Isidore Laurent Deroy (1797 - 1886) was a French artist, lithographer, and draughtsman. Born in Paris, Deroy studied under Cassas and Félix. His lithographs were displayed at the Paris Salon from 1827 until 1866. He produced lithographs of a diverse array of subjects and published an innumerable amount of views. He taught his two children Emilie Deroy and Auguste-Victor Deroy his trade.
François Louis Cattier (May 4, 1796 - 18xx) was a French printer active during the mid-19th century. Born n Paris, he ran Madame Motte's printing firm and then bought its inventory to start his own firm. He invented the eidography printing process. His oeuvre focuses on portraits of politicians and landscapes. He worked for Goupil and Vibert, as well as their English and American associates. He retired to Belleville in 1856. Cattier was married and had children.
Jean-Baptiste Michel Adolphe Goupil (March 7, 1806 - May 9, 1893) was a French publisher and seller of art and prints during the 19th century. Born n Paris, he founded the company Goupil et Cie, which became one of the world's biggest art dealers during the 19th century. Goupil founded his first company in 1827 and then partnered with Henry Rittner (1802 - c. 1840), another Parisian print dealer, in 1829. Rittner disappears in 1840. Goupil found a new associate, Théodore Vibert (1816 - 1850), between 1841 and 1842 and the firm become Goupil, Vibert et Cie. Beginning in 1848, Goupil and Vibert embarked on an ambitious plan to create a worldwide network of associated dealers and opened branches in London and New York. Vibert died in 1850 and left several children, whom Goupil looked after. Starting in 1846, Goupil began to move away from dealing exclusively in prints and began buying and selling paintings. Over the next few decades, Goupil's firm became one of the largest art dealers in the world. Goupil, who lost two sons during his lifetime, slowly began to withdraw from working in 1884 and his associate Léon Boussod (1826 - 1896) took over the business in 1886 and renamed it 'Goupil et Cie - Boussod, Valadon et Cie successeurs'. The firm continued to operated until Vincent Imberti bought the company's archive in 1921.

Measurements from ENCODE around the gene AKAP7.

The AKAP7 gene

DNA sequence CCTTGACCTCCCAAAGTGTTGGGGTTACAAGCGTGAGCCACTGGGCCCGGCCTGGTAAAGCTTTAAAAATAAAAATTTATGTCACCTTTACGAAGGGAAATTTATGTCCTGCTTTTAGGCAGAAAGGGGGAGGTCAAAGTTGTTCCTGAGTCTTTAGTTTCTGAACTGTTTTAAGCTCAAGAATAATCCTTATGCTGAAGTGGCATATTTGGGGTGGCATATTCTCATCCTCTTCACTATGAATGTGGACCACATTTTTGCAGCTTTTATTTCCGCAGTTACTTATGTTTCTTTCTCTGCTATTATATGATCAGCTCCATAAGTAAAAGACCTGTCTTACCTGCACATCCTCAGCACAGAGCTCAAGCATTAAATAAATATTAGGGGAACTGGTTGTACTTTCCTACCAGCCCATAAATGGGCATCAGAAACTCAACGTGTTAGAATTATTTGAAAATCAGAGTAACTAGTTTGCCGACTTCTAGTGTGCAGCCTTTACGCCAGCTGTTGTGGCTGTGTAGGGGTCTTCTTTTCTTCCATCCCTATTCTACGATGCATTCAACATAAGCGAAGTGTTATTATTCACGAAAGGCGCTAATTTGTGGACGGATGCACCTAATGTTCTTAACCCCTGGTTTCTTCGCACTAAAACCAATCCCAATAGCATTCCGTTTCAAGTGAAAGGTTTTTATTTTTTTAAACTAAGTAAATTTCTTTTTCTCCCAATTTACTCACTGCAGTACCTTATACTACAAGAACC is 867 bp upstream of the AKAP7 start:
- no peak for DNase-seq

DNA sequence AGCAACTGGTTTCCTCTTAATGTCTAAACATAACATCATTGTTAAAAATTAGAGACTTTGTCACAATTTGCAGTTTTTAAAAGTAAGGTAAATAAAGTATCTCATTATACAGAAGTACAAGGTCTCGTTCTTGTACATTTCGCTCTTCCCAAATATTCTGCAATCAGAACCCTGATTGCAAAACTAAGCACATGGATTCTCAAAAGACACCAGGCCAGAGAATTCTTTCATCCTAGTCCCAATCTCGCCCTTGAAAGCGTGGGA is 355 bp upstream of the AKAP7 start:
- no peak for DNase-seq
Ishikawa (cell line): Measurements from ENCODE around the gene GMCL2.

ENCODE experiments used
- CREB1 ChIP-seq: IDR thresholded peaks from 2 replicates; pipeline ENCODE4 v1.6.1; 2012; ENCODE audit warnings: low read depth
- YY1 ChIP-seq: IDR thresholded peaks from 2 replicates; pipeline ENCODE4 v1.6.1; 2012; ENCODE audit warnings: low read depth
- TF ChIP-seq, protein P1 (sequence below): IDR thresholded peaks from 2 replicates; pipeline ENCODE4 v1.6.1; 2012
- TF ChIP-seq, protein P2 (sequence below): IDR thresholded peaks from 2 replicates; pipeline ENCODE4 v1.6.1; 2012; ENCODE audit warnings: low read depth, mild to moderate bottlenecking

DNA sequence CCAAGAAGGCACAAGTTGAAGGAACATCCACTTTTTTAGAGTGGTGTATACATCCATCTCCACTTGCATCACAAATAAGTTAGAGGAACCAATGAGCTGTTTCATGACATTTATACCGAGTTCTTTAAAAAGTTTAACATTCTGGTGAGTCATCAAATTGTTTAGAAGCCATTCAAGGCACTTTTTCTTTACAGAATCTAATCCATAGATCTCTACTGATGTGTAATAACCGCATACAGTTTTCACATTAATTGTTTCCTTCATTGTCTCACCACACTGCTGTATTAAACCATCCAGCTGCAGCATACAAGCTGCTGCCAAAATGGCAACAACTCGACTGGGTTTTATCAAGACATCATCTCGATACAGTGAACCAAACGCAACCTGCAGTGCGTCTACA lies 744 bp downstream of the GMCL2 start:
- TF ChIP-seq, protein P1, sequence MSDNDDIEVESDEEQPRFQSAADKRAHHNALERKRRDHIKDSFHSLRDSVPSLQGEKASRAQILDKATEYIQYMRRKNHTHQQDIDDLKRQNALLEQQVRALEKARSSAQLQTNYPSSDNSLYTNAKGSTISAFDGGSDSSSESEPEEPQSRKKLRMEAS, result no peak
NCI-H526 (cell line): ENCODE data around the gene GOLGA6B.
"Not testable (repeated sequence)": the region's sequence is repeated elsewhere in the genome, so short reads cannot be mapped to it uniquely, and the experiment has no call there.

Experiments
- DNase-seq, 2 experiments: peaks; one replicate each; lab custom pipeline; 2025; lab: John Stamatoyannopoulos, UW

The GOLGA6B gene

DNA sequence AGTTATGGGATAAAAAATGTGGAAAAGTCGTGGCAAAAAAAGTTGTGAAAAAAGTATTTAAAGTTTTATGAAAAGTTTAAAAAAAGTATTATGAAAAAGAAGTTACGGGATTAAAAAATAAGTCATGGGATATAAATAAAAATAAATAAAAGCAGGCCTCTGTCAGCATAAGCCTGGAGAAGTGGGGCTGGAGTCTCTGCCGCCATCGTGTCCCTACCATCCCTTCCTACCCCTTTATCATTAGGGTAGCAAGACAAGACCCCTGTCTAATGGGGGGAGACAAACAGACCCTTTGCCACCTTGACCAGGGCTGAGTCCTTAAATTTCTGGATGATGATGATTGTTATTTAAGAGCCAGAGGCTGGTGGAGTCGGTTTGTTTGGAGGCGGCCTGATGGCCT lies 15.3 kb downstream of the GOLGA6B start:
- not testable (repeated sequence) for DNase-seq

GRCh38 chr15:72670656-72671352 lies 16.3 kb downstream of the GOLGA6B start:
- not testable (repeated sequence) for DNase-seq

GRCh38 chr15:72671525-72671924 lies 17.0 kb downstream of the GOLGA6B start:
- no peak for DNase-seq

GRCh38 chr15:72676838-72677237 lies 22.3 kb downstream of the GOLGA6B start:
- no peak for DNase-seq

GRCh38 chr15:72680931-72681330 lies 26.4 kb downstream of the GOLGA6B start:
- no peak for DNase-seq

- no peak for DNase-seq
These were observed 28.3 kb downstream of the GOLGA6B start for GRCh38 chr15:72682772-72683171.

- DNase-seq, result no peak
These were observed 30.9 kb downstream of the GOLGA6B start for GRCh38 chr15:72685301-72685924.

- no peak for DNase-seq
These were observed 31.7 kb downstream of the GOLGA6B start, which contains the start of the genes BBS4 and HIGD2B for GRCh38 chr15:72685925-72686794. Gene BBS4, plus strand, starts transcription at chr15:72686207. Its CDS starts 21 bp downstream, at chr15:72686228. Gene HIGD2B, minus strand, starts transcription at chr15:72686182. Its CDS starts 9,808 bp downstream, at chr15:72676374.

Théodore Vibert (1816 - 1850) was a French printer publisher. Vibert joined the Goupil et Cie firm in 1842 and the firm became Goupil, Vibert et Cie. While Vibert was working with Adolphe Goupil (March 11, 1806 - May 9, 1893), the firm greatly expanded its activities and created a global network of alliances linked to its headquarters in Paris.
Very good. Exhibits some foxing. Blank on verso.
George Washington's Mount Vernon EV-4357/RP-645.